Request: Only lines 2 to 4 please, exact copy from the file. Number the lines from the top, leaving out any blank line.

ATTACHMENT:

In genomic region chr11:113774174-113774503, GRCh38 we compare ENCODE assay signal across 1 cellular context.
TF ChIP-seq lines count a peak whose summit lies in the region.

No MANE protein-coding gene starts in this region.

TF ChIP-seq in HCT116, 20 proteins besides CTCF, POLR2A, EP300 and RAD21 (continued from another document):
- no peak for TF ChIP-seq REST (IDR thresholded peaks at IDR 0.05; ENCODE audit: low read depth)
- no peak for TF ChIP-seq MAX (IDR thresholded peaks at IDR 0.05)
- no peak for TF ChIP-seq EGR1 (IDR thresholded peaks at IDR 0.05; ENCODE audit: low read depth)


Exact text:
TF ChIP-seq lines count a peak whose summit lies in the region.

No MANE protein-coding gene starts in this region.

TF ChIP-seq in HCT116, 20 proteins besides CTCF, POLR2A, EP300 and RAD21 (continued from another document):